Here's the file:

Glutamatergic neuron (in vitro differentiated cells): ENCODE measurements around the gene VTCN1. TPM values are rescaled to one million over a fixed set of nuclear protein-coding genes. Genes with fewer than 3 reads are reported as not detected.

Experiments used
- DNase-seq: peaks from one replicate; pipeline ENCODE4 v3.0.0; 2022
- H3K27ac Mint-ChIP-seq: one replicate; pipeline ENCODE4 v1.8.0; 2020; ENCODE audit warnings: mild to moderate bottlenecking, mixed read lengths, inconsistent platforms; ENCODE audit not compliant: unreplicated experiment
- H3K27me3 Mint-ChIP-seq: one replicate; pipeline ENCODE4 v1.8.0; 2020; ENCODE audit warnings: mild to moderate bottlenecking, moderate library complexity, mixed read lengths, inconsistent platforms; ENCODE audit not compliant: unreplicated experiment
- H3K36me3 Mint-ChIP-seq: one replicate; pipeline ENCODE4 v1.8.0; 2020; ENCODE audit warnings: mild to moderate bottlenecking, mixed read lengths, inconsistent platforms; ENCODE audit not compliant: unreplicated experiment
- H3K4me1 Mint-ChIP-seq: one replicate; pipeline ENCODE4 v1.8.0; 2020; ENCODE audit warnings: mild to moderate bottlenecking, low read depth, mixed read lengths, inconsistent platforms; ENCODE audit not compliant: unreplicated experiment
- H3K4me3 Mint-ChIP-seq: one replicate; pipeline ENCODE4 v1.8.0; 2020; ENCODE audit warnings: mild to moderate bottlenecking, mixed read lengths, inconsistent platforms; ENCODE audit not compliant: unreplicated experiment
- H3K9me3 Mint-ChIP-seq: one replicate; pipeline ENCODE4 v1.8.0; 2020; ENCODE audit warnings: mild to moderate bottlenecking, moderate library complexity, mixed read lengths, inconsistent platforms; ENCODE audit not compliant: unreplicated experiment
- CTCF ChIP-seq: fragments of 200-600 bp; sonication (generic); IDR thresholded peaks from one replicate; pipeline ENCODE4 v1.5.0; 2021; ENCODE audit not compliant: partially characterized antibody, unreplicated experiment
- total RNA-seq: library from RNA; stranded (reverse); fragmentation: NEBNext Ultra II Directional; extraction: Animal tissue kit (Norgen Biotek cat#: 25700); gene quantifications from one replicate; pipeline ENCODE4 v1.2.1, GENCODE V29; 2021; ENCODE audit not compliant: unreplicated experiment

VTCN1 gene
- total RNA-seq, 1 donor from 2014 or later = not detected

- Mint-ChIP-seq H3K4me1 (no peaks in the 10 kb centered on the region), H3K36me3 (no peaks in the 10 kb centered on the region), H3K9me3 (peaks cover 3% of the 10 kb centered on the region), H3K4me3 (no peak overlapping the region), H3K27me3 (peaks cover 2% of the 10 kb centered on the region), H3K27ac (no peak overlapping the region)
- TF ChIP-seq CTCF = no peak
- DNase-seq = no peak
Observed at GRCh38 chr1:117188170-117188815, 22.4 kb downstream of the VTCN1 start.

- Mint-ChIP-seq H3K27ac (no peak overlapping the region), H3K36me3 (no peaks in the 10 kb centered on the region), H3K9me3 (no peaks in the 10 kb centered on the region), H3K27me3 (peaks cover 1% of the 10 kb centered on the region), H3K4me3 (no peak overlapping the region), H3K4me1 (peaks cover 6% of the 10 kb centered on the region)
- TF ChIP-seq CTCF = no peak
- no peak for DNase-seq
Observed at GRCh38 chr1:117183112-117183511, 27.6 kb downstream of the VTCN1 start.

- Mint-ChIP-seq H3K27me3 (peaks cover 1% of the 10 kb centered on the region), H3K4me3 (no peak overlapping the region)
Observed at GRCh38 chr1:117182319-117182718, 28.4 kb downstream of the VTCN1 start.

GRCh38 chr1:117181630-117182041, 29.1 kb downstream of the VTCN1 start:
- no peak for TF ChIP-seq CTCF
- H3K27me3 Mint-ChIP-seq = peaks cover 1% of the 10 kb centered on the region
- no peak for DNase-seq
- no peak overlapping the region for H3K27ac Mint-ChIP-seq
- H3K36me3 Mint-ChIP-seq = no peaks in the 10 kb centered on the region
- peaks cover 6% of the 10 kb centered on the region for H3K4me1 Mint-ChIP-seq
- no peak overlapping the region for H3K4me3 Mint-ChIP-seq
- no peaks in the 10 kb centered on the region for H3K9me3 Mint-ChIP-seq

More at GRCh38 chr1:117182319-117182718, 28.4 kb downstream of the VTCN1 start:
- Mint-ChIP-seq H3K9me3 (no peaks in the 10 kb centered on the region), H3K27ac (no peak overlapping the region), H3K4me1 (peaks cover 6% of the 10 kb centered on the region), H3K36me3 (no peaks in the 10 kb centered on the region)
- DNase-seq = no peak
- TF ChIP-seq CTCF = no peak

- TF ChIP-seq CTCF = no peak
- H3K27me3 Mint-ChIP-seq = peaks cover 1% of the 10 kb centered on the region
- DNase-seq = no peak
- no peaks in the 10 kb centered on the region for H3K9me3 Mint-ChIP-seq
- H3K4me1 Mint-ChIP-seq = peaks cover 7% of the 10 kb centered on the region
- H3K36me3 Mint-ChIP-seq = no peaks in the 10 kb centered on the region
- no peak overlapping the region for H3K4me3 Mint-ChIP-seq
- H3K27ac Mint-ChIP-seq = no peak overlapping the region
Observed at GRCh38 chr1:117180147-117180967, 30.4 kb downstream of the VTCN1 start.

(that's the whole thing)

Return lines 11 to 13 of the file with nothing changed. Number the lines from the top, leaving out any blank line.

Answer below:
- total RNA-seq: library from RNA; stranded (reverse); fragmentation: NEBNext Ultra II Directional; extraction: Animal tissue kit (Norgen Biotek cat#: 25700); gene quantifications from one replicate; pipeline ENCODE4 v1.2.1, GENCODE V29; 2021; ENCODE audit not compliant: unreplicated experiment

VTCN1 gene
- total RNA-seq, 1 donor from 2014 or later = not detected